It is an amazing admission for Don to say that aloud, I think, but we learned far more about Betty in this episode than Don, I think. I am trying hard not to villainize her because we very rarely see her interact with anyone but Don, who dismisses her most of the time, but she really is out of control regarding the little boy. And could the producers have selected a cuter little boy to tug on our sympathies? It’s obvious to me that the kid is trying to manifest some real talent and interest in the way things work, what with the art project/tracing paper scandal (I think he was drawing well from memory) and his interest in mechanical and chemical processes (it was totally the bubbling of the pancakes that attracted his attention to the stove). Betty has decided for some reason to turn against her son, and I can’t figure out why. It’s not like there haven’t been men in her life–she has a brother and a father she visits and worries about. I think what she’s doing… AT BEST… is exaggerating the little boy’s wickedness (I really should look up his name) to get Don’s attention, which is what she wants. I don’t know how psychologically stunted she is and how much of an act she puts on (I think she’s more self-aware than she lets on), but she wants Don to treat her like a partner and to check back into the family. Men doing the discipline thing probably seems like the most logical place for him to start. However nutty Betty’s mother might have been, I don’t think she was hit or spanked as a child and really doesn’t think about what she is asking Don to do when she demands corporeal punishment. It seems to me that she is trying to reconcile her position as housewife instead of professional person, and needs other people to play the Father Knows Best role so hers has some meaning. Of course, the minute Don makes it clear why he isn’t that angry at the little boy and why he isn’t going to hit him, Betty drops it. I am wrong with every prediction I make ever for TV, but I like to think we’ve seen the last of Betty hounding her boy and punishing him as a scapegoat for Don.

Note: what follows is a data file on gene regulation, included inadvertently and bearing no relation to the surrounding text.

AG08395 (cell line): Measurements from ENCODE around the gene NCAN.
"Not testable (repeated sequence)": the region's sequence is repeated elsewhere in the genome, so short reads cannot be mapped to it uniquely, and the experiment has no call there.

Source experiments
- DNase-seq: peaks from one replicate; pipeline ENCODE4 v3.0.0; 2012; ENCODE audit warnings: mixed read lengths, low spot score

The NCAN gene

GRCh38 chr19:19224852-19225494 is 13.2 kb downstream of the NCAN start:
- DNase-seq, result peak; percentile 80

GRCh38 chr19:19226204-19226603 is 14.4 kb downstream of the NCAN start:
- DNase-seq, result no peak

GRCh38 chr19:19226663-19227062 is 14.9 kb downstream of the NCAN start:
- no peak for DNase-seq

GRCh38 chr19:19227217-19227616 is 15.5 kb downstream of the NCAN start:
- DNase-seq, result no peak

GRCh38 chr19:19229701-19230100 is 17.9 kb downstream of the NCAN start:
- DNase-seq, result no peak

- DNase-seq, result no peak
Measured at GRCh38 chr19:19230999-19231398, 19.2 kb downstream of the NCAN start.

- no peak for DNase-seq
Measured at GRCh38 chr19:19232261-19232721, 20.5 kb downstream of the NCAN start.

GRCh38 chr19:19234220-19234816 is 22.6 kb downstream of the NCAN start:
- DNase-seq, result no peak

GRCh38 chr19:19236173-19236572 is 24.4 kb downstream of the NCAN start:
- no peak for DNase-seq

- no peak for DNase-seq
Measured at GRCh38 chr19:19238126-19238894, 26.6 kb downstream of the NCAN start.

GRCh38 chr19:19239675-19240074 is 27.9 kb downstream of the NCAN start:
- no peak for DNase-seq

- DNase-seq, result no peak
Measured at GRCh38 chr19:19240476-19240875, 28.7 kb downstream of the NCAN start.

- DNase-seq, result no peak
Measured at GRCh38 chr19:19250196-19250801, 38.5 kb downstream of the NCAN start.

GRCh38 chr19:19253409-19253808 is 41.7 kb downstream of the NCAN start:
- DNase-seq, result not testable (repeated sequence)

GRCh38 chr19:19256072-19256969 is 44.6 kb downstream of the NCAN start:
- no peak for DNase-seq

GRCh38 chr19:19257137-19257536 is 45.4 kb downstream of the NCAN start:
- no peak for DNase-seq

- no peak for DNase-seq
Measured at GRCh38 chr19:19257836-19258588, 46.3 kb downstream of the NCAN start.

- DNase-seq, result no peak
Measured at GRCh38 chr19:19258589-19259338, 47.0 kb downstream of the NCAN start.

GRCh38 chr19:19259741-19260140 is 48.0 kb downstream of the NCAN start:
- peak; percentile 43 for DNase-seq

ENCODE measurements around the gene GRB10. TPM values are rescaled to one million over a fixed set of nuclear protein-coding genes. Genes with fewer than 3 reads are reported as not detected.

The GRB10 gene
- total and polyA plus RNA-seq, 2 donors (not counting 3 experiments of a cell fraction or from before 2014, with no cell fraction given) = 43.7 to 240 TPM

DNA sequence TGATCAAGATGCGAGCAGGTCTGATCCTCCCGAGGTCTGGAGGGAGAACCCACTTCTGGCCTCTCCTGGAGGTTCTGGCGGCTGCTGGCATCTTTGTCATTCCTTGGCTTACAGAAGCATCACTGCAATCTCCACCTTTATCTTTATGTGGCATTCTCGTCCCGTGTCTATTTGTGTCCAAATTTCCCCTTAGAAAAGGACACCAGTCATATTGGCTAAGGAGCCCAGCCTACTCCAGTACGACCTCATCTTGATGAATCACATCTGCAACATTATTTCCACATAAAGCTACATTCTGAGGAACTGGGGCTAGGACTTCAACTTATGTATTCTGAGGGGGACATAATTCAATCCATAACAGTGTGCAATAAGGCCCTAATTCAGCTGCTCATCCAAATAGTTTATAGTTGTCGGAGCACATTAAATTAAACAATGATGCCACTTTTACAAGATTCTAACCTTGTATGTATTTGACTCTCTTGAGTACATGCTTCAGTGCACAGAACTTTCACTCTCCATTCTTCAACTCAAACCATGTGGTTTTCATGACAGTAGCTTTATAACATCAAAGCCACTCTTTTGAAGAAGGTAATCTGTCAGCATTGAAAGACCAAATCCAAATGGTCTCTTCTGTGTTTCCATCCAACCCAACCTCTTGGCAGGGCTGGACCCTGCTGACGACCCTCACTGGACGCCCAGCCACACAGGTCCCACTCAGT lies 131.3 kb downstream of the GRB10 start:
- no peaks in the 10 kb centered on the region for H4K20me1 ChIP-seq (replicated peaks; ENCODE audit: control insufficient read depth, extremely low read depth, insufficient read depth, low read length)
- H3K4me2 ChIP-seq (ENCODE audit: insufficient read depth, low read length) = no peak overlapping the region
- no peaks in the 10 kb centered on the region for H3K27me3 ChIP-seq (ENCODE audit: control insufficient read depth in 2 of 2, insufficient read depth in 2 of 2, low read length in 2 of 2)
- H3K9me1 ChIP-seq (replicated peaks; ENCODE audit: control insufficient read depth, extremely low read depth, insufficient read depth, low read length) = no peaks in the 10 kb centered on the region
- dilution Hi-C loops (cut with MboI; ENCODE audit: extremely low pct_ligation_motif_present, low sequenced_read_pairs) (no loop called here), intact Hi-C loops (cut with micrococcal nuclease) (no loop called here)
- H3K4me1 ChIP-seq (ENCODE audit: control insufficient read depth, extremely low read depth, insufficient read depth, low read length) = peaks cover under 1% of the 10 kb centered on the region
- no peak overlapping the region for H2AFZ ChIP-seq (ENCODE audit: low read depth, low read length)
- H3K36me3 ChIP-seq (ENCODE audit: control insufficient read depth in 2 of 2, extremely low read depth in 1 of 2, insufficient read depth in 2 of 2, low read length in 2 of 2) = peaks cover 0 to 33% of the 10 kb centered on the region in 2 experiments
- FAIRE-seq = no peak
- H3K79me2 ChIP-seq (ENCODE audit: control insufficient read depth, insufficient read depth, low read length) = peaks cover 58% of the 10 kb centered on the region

Dialogue of Note: Carla isn’t there to raise their children. I was happy to hear Betty say that aloud.